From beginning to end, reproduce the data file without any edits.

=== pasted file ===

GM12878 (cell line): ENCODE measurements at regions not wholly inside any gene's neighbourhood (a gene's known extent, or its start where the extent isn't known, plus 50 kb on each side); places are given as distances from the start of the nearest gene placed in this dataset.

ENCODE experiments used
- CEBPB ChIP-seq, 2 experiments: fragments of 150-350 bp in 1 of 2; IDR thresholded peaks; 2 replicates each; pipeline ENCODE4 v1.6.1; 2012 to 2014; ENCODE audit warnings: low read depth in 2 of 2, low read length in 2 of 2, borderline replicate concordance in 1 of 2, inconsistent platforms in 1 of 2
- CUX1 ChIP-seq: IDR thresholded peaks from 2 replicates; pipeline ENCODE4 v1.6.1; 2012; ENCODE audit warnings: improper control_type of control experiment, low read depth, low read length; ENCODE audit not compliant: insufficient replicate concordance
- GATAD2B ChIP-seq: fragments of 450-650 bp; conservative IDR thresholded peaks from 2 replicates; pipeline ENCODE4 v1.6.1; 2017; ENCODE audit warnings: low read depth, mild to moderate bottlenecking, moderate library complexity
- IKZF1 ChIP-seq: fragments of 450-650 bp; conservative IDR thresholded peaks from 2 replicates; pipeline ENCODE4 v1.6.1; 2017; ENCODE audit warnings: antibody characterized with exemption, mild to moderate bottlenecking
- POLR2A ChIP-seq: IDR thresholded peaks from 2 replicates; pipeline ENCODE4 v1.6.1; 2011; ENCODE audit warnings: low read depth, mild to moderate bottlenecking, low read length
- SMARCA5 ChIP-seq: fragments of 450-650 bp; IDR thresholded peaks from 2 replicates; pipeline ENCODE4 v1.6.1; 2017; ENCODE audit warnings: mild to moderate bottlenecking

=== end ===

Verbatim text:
GM12878 (cell line): ENCODE measurements at regions not wholly inside any gene's neighbourhood (a gene's known extent, or its start where the extent isn't known, plus 50 kb on each side); places are given as distances from the start of the nearest gene placed in this dataset.

ENCODE experiments used
- CEBPB ChIP-seq, 2 experiments: fragments of 150-350 bp in 1 of 2; IDR thresholded peaks; 2 replicates each; pipeline ENCODE4 v1.6.1; 2012 to 2014; ENCODE audit warnings: low read depth in 2 of 2, low read length in 2 of 2, borderline replicate concordance in 1 of 2, inconsistent platforms in 1 of 2
- CUX1 ChIP-seq: IDR thresholded peaks from 2 replicates; pipeline ENCODE4 v1.6.1; 2012; ENCODE audit warnings: improper control_type of control experiment, low read depth, low read length; ENCODE audit not compliant: insufficient replicate concordance
- GATAD2B ChIP-seq: fragments of 450-650 bp; conservative IDR thresholded peaks from 2 replicates; pipeline ENCODE4 v1.6.1; 2017; ENCODE audit warnings: low read depth, mild to moderate bottlenecking, moderate library complexity
- IKZF1 ChIP-seq: fragments of 450-650 bp; conservative IDR thresholded peaks from 2 replicates; pipeline ENCODE4 v1.6.1; 2017; ENCODE audit warnings: antibody characterized with exemption, mild to moderate bottlenecking
- POLR2A ChIP-seq: IDR thresholded peaks from 2 replicates; pipeline ENCODE4 v1.6.1; 2011; ENCODE audit warnings: low read depth, mild to moderate bottlenecking, low read length
- SMARCA5 ChIP-seq: fragments of 450-650 bp; IDR thresholded peaks from 2 replicates; pipeline ENCODE4 v1.6.1; 2017; ENCODE audit warnings: mild to moderate bottlenecking